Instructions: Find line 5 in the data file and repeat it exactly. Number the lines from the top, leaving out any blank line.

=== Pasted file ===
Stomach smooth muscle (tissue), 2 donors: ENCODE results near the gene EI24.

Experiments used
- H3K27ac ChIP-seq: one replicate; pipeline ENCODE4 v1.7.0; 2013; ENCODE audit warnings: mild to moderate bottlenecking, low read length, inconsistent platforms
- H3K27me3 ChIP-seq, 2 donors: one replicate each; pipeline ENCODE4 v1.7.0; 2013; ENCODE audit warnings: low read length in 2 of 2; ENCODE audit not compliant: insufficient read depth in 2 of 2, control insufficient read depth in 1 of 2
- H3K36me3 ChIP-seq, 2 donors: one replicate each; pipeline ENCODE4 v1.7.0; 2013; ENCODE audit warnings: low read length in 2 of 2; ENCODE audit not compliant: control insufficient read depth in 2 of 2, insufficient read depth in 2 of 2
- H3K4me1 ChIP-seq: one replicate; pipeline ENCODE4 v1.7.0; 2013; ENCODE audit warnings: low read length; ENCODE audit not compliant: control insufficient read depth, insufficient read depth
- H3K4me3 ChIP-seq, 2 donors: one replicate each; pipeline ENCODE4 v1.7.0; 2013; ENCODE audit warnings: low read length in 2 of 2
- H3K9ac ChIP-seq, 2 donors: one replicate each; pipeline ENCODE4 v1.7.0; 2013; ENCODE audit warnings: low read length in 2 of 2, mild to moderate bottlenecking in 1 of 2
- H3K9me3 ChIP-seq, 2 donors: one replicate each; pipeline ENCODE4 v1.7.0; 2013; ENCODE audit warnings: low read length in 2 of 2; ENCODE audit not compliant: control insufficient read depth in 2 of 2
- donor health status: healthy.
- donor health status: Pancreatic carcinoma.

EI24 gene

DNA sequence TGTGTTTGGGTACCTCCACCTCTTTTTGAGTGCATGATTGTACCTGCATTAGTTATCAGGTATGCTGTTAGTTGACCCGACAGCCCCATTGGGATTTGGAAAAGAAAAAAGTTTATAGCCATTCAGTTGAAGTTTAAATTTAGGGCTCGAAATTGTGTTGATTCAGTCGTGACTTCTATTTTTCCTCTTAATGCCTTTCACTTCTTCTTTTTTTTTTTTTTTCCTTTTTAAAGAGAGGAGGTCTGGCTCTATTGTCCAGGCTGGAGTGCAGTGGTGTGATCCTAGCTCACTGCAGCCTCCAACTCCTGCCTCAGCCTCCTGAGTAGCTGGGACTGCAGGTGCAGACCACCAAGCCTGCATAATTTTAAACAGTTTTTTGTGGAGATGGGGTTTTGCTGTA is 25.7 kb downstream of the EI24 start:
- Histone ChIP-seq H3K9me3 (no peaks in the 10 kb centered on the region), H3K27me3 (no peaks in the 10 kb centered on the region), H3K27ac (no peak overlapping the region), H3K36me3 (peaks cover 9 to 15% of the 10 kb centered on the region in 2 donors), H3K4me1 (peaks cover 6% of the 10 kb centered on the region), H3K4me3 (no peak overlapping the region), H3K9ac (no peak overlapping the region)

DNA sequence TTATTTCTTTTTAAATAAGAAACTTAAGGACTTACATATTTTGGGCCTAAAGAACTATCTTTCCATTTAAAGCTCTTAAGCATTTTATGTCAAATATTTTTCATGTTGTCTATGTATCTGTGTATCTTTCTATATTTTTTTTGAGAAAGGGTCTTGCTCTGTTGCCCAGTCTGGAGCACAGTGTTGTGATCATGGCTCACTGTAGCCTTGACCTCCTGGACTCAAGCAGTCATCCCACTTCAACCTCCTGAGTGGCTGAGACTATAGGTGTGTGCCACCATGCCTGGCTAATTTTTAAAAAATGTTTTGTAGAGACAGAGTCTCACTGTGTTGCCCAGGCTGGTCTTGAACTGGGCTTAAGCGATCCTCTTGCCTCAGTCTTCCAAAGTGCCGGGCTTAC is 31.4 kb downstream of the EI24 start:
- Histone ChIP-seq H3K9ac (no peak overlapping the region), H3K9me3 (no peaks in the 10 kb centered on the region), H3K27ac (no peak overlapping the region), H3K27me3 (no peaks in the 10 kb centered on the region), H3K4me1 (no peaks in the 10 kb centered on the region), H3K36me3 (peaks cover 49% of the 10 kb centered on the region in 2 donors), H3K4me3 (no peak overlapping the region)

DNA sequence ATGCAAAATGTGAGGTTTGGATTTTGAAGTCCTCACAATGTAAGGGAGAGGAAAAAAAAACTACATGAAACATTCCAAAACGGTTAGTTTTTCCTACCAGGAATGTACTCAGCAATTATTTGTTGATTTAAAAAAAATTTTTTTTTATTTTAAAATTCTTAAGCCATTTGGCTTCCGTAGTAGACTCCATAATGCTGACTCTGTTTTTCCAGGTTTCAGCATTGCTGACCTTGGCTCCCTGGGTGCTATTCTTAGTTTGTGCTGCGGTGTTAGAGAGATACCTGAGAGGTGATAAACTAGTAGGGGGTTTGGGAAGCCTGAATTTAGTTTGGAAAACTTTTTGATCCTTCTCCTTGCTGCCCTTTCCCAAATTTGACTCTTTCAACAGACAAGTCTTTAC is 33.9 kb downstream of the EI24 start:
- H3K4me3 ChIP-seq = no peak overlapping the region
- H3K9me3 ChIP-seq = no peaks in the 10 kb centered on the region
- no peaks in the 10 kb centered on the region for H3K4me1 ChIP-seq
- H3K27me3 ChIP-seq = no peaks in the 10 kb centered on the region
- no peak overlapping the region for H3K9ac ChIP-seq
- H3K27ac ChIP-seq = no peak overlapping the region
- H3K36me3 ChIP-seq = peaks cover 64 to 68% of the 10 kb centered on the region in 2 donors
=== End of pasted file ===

- H3K36me3 ChIP-seq, 2 donors: one replicate each; pipeline ENCODE4 v1.7.0; 2013; ENCODE audit warnings: low read length in 2 of 2; ENCODE audit not compliant: control insufficient read depth in 2 of 2, insufficient read depth in 2 of 2